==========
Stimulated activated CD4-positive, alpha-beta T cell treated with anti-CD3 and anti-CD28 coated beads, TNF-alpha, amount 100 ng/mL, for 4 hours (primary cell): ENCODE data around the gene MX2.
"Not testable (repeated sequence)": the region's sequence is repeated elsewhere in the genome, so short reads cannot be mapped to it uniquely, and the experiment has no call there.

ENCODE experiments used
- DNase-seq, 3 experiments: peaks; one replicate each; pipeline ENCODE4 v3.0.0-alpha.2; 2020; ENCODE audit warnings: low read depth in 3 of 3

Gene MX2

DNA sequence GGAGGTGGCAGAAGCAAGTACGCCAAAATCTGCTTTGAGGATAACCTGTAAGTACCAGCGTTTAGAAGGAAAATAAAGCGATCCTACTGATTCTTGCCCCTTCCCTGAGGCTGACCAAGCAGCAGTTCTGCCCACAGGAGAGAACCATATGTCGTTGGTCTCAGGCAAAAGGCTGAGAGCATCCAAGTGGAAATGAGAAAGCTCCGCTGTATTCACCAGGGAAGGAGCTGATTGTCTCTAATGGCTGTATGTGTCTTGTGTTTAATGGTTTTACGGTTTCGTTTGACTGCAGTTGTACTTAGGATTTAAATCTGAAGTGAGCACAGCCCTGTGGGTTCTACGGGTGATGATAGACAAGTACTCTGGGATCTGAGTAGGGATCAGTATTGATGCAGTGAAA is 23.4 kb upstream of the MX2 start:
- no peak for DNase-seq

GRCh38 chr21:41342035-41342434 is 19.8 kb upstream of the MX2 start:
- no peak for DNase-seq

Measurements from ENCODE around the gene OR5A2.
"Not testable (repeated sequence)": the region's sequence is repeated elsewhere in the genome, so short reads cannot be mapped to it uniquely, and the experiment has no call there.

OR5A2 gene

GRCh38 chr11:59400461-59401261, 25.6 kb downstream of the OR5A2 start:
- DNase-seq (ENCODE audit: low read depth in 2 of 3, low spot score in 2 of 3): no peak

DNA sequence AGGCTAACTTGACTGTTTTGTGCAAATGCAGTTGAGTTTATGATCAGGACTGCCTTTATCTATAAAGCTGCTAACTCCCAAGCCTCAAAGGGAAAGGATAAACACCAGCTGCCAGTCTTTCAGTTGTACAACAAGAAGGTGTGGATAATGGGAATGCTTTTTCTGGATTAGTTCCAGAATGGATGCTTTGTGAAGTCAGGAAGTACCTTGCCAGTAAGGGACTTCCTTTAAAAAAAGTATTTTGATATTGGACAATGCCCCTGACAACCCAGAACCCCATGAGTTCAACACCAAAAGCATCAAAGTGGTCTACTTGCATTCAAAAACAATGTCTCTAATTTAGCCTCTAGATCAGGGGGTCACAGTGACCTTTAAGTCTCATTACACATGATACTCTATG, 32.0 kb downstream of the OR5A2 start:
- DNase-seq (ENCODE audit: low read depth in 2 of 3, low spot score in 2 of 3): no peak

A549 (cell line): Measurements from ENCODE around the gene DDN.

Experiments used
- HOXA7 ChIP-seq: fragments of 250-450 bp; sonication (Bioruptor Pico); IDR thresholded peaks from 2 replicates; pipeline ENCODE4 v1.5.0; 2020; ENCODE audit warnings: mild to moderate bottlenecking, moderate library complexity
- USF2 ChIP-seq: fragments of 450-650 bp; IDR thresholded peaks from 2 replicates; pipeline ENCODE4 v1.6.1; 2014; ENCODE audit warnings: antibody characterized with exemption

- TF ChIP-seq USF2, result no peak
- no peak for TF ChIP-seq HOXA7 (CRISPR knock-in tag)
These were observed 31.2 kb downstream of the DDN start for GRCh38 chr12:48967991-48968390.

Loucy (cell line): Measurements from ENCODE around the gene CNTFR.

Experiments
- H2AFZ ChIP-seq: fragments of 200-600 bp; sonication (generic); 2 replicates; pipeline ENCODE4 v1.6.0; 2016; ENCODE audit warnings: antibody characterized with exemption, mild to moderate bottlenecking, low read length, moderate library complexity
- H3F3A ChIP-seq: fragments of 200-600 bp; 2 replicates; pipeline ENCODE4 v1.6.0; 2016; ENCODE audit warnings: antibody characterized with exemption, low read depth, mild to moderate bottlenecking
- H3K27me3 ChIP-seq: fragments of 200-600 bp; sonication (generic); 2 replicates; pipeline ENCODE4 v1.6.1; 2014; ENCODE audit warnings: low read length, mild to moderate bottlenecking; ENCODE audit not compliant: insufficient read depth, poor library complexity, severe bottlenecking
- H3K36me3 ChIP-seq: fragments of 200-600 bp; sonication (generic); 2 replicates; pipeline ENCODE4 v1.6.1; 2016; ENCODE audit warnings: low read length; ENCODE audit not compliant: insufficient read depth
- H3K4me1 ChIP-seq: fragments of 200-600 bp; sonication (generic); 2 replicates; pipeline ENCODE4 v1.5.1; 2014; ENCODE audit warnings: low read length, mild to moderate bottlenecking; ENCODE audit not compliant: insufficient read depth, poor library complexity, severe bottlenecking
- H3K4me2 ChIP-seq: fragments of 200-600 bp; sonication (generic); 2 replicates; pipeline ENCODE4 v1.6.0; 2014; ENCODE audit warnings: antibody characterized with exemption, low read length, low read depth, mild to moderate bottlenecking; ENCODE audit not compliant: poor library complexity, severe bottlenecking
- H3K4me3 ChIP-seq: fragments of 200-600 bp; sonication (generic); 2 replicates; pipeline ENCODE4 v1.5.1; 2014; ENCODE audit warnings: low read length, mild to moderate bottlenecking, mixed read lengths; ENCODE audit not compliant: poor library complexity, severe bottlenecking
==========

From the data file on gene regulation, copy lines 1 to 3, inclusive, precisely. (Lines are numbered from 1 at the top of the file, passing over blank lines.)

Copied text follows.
Stimulated activated CD4-positive, alpha-beta T cell treated with anti-CD3 and anti-CD28 coated beads, TNF-alpha, amount 100 ng/mL, for 4 hours (primary cell): ENCODE data around the gene MX2.
"Not testable (repeated sequence)": the region's sequence is repeated elsewhere in the genome, so short reads cannot be mapped to it uniquely, and the experiment has no call there.

ENCODE experiments used